Tuesday 5 December 2017

Demonetisation drives India’s AUM industry growth

Demonetisation AUM growth benefits Mutual Fund

Demonetization can be largely associated with the transition of monetary assets. Exchanging the illegal tender with the legal one. Be it the transition from barter to bronze coins or from cash king to less cash society.  Demonetization in India was largely a hit on pirates’ buried treasure – the Black Money. This was a part of the long-term war on cash that the country has waged. Cash is just a tender issued by central banks and it cannot act as a commodity. Black money holders consider cash as a revenue stream generated from illegal activities or activities which go beyond legal framework. In a rich country like India with poorer citizens, demonetization is a human issue as it also questions the earnings of the low wager and their saving abilities.

One thing demonetisation announced by PM Modi has achieved in large. The citizens of this country started to show interests in financial reconsolidation, few even talking the language of financial experts and economists. Political opponents without studying data did their best to attack the demonetisation decision. It can be debated whether the implementation could have been better also taking into the account of secrecy to be maintained. Now that, most of the notes are back into the formal system, the responsibility to act is now with Income Tax department.

The sudden ban on high value propelled people to invest in formal investments channels like banks, mutual funds and bond markets. Investments in gold and real estate became unreliable. Typically, the Indian households are major savers in the economy contributing 70 to 80 % of the gross domestic saving. These include physical assets namely real estate/gold etc. –constitute a major portion and the financial assets are mainly cash/bank deposits/ etc. Interestingly the recent data show that data from the Reserve Bank of India (RBI) shows that gross financial savings rose to 11.8% of the gross national disposable income (GNDI) in the fiscal year 2017, a notable climb of 90 basis points from 10.9% in the previous year.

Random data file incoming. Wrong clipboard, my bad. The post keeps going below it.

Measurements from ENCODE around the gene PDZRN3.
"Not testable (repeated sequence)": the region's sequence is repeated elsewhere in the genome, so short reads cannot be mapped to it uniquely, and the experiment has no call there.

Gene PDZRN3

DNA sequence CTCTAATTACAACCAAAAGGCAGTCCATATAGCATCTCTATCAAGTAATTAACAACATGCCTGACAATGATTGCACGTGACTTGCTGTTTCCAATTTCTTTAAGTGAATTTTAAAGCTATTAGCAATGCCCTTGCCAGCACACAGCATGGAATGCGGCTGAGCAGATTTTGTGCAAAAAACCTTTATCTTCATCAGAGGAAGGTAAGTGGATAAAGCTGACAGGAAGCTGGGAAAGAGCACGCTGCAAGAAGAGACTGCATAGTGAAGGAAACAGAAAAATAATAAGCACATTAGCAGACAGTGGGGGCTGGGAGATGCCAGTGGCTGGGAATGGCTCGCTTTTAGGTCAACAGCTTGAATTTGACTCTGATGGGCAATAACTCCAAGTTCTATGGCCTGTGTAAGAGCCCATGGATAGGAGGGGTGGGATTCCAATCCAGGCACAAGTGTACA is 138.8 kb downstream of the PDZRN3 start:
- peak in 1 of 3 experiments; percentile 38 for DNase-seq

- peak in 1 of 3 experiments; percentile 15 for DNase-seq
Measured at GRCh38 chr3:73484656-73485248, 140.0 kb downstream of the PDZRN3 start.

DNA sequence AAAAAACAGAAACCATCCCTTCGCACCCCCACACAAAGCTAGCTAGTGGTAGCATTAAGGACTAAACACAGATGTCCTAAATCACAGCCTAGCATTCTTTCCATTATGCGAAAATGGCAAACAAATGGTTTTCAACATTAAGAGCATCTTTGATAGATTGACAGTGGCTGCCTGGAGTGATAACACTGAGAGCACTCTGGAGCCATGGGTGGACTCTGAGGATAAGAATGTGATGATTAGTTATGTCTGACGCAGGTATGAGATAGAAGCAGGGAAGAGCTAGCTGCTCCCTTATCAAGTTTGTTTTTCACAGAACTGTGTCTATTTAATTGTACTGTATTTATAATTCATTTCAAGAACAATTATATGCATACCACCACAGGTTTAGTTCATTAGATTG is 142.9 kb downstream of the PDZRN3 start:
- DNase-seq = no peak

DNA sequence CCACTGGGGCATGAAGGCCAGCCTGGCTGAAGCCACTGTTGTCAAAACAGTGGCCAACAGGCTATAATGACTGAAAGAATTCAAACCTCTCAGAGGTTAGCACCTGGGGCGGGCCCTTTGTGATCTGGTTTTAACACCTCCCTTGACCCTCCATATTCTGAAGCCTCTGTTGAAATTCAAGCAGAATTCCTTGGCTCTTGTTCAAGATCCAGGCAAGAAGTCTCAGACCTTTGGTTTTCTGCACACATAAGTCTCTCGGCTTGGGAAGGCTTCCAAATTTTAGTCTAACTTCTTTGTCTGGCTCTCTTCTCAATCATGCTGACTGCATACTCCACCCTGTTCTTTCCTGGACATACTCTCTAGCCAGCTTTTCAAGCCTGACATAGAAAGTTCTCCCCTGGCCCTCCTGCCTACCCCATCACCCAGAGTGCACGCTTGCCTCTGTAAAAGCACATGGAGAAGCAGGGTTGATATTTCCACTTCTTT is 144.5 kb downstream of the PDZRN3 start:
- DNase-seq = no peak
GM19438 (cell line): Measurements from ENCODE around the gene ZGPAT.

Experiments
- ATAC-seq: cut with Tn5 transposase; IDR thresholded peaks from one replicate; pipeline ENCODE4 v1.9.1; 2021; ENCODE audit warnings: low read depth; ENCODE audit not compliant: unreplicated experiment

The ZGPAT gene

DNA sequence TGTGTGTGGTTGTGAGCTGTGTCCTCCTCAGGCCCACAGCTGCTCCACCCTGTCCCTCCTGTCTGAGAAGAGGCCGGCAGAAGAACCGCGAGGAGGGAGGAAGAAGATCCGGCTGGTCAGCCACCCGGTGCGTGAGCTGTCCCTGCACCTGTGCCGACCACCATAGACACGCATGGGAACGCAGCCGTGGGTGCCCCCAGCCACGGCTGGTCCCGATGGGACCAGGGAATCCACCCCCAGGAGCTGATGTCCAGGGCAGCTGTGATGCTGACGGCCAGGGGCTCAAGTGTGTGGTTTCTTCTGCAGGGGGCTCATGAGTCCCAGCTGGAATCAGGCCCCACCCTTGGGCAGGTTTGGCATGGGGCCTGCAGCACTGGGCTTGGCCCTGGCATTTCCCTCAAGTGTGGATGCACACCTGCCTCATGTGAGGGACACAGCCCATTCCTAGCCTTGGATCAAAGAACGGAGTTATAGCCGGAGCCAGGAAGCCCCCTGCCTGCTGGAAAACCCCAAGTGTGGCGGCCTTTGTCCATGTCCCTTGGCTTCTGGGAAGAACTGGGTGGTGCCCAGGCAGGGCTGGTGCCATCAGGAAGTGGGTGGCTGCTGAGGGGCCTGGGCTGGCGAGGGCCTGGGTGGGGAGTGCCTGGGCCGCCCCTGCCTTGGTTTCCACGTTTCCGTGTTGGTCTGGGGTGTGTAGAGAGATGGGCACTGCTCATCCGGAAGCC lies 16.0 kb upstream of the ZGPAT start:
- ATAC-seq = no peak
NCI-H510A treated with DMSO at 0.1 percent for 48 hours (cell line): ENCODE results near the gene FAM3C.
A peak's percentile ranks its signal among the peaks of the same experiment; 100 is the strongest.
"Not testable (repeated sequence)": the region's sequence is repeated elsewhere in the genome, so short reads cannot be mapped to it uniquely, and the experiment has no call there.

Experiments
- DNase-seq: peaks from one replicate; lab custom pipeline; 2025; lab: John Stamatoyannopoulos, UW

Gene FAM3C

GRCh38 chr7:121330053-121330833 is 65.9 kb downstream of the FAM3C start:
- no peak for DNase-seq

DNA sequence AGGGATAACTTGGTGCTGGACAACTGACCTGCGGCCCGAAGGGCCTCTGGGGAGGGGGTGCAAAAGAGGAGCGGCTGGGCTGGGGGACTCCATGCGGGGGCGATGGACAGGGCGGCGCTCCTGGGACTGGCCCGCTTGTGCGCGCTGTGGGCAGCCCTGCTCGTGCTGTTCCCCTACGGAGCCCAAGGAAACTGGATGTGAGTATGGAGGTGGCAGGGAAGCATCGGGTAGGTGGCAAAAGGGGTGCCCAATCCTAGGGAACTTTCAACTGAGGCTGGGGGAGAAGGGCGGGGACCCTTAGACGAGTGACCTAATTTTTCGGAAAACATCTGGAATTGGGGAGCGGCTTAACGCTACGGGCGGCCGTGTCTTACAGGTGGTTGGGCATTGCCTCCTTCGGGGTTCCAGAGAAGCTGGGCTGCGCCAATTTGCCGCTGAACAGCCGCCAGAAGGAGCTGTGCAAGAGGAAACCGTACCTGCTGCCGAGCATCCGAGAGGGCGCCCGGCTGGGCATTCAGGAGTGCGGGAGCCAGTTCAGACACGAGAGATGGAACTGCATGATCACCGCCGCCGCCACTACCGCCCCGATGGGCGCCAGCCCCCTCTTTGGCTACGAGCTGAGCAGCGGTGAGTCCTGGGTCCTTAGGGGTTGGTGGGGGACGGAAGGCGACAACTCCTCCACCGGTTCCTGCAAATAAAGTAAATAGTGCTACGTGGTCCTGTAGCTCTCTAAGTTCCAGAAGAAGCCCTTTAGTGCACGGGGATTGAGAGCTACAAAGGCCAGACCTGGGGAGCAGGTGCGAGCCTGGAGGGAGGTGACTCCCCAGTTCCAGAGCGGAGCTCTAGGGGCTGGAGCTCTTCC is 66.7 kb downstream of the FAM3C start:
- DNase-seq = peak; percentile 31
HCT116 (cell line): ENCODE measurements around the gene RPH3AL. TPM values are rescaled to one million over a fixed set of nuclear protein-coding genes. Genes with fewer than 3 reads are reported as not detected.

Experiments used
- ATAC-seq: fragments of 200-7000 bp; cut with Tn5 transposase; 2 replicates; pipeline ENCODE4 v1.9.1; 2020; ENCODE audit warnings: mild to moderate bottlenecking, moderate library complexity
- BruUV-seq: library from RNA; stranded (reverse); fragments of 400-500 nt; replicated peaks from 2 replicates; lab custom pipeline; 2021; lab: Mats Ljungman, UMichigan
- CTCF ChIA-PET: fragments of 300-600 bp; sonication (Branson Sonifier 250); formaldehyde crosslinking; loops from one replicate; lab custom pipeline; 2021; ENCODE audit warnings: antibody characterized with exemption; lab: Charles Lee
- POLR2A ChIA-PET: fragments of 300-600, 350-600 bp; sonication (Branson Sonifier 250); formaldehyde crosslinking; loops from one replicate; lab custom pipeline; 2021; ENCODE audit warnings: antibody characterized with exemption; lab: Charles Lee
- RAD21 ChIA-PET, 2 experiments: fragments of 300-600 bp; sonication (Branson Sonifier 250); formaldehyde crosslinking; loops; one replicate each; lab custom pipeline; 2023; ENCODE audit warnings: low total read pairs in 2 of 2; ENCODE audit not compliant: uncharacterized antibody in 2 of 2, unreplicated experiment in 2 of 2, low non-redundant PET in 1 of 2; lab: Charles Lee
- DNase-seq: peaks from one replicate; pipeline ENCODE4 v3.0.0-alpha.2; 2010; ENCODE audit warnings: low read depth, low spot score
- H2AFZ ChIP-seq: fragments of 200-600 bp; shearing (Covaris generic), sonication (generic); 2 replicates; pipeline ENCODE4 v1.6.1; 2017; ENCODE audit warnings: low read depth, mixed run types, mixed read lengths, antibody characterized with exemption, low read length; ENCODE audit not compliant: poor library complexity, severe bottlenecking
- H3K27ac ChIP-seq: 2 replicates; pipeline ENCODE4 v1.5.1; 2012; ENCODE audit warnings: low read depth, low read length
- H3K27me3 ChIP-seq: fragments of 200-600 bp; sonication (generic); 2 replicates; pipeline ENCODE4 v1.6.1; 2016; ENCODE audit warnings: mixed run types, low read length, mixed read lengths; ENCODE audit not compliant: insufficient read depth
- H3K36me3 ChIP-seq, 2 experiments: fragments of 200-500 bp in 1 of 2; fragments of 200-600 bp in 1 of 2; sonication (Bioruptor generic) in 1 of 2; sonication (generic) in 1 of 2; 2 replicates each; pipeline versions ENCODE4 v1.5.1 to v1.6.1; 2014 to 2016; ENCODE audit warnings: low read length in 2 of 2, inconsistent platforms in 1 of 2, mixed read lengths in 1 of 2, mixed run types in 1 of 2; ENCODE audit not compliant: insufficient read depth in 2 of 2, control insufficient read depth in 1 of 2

Indians invested 1.2% of their disposable income into shares and bonds, a massive improvement from the average 0.2% in the years before. A look at how stock indices have soared since demonetisation should be enough to add a sense of certainty to this. The inflows into equity mutual fund schemes are another indicator of how the stock market gained from getting a bigger slice of household savings. The economy had seen a correction by back-to-back key economic reforms like demonetisation and GST, yet the BSE Sensex touch 33,500 in November 2017. The insurance sector also benefited with 2.9% of disposable income investments.

But before we rejoice, a look at household debt is warranted. Household debt rose to 3.7% of GNDI from 3.1% which means Indians resorted to loans after being bereft of cash. Adjusted for this, net financial savings come to 8.1% of GNDI, while that into physical assets is still higher at 10.7%. ‘Mutual Funds Sahi Hain’ campaign by AMFI encouraged savings in Assets Under Management (AUM) industry by targeting low-income and middle-income groups. Reflective to this, AUM by mutual funds increased to Rs 17.5 trillion by end of March 2017 and further Rs 21.4 trillion by October 2017. Higher resource mobilisation by mutual funds after demonetisation has mainly driven by retail and high net worth individual investors. Disposable savings, low-cost stock brokers, public trust and buoyant stock markets have been key to rise in AUM investments.

India enjoys a traditional bias towards physical assets, over financial investment. As per the Credit Suisse Global Wealth Report, 2016, financial assets in India account for around 10 per cent of total wealth against 51 per cent, 53 per cent and 72 per cent in UK, Japan and the US, respectively. With GST and other reforms, the organised sector is expected to grow at a faster rate than an unorganized sector. As India enjoys high GDP growth, investments in AUMs could become a structural trend.

- Chaitanya Kulkarni

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